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implementing the sustainable development goals

Education for Global Citizenship: An Emerging Approach to Implementing the Sustainable Development Goals

Joan Lurie, ICJW Representative at the UN in NY, reports on a  briefing held on  16 February, 2017 in  the UN ECOSOC chamber. It was very well attended and most of the attendees were students representing various colleges with programs promoting  education for Global Citizenship and teaching better understanding of the Sustainable Development Goals (SDGs). 

This briefing was a follow up to last year’s 66th DPI/NGO conference entitled “Education for Global Citizenship: Achieving the SDGs Together”. The conference was held in Gyeongju, South Korea from 30 May to 1 June 2016. One of the interesting outcomes of the conference was a Youth Declaration.

Holly Shaw, Ph. D., R.N., International Council of Nurses and The Nightingale Initiative for Global Health was the moderator.

H. E. Ambassador Hahn Choonghee, Permanent Representative of the Republic of Korea, was the first speaker. He is widely considered a visionary and is committed to education for global citizenship. He is also a realist and noted the challenges: conflicts, violent extremism and radicalism, gender issues and climate change. To overcome these challenges the UN must focus on peace and prevention of conflict and post conflict rehabilitation and reconciliation. He is in favor of a new educational paradigm to help youth understand the need for and the concept of global citizenship. SDG 4.7 addresses this.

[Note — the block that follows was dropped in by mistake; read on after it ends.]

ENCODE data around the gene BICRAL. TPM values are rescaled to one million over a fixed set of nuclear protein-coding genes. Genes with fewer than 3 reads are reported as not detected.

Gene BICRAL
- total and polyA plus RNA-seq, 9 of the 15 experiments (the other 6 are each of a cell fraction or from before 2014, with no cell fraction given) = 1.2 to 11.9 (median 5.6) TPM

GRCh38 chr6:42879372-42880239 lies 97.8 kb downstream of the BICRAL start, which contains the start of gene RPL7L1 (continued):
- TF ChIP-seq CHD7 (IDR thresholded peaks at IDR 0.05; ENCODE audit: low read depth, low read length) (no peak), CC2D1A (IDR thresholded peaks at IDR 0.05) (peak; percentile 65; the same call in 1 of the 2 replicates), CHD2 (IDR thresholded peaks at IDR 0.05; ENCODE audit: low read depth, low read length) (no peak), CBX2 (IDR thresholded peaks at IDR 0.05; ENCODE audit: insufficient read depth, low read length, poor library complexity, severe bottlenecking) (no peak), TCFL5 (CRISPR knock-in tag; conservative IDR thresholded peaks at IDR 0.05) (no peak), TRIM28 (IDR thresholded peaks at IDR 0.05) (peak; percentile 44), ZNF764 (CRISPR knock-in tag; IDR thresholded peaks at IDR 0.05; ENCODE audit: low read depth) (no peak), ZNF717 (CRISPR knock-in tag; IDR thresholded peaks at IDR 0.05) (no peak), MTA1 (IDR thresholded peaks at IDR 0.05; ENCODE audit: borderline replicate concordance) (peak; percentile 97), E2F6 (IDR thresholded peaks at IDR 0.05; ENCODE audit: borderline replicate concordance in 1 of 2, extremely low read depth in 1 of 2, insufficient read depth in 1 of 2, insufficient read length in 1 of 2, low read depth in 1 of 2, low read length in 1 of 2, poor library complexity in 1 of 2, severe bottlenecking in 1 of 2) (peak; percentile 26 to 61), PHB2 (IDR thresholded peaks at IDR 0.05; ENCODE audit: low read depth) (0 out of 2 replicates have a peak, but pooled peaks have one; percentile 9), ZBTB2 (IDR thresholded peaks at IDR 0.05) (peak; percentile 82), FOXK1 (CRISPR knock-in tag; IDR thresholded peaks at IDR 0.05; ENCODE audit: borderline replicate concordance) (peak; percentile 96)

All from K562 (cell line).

From March 6 to 11 in Ottawa there will be a conference on global citizenship which he will attend. It will address the teacher’s role, curriculum and utility of this concept achieving the SDGs.

Jeffrey Brez, Chief, NGO Relations, Advocacy and Special Events, DPI began by quoting Kant who advocated for peace to be achieved through changes in how people think.
He discussed last year’s DPI/NGO conference and emphasized that these conferences are co-hosted by the UN and NGOs. Among the themes:
 The right to accessible, safe spaces for education
 STEAM – Science, Technology, Engineering, Arts and Mathematics – all must be part of the curriculum.
 Children and youth must be a priority.
He stated that the outcome document of the conference had been distributed to all member states.

Mary Norton, Ed. D., Felician University, The Franciscan University of New Jersey described how a small school like Felician has been able to create a UN program in which global citizenship is taught. The UN Fellowship program at the university has been funded since Felician became an accredited NGO in 2006. She introduced some of her students, one of whom commented that nations must forgive each other for past tragedies or there will never be peace.

Dr. Jung of IVECA, Center for International Virtual Schooling, discussed her ideas on what constitutes a curriculum for inter-culturally competent global citizenship. The interculturally competent citizen is defined by several parameters including knowledge, awareness and language proficiency!

Daniel Perell of the Bahai International Community and the Coalition for Global Citizenship has put together a coalition of those interested in achieving global citizenship by 2030. It meets once a month and is trying to raise awareness of the concepts of global citizenship.
Maxine Davila of 1+One was the final speaker. Her organization has developed a Toolkit for educators and is applying it in several schools in NYC including Brooklyn Technical High School.